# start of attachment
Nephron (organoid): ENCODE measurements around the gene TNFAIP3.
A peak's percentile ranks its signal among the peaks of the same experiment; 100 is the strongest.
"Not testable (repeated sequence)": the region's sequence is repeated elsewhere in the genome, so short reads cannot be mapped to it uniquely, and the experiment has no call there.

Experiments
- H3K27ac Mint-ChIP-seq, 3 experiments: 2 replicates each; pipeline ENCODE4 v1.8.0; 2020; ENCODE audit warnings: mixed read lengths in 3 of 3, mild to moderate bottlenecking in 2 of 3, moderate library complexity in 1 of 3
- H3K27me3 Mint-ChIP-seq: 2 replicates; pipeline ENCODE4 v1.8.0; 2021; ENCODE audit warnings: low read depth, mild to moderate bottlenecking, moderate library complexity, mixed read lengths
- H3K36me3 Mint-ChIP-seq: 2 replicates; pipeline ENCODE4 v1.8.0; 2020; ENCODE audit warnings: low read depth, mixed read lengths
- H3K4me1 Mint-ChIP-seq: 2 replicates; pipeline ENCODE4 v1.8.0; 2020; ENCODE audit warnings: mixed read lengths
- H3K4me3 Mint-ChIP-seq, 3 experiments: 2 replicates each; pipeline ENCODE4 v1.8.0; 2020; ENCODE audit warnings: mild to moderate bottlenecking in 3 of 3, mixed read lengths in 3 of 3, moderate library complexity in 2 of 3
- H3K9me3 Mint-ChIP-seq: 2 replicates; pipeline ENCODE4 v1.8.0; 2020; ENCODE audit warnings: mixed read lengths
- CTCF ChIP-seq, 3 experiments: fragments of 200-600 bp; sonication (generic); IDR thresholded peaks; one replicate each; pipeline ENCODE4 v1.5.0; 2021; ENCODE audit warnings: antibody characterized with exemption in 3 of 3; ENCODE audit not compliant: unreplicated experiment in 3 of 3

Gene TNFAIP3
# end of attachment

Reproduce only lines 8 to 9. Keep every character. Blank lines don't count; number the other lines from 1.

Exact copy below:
- H3K4me1 Mint-ChIP-seq: 2 replicates; pipeline ENCODE4 v1.8.0; 2020; ENCODE audit warnings: mixed read lengths
- H3K4me3 Mint-ChIP-seq, 3 experiments: 2 replicates each; pipeline ENCODE4 v1.8.0; 2020; ENCODE audit warnings: mild to moderate bottlenecking in 3 of 3, mixed read lengths in 3 of 3, moderate library complexity in 2 of 3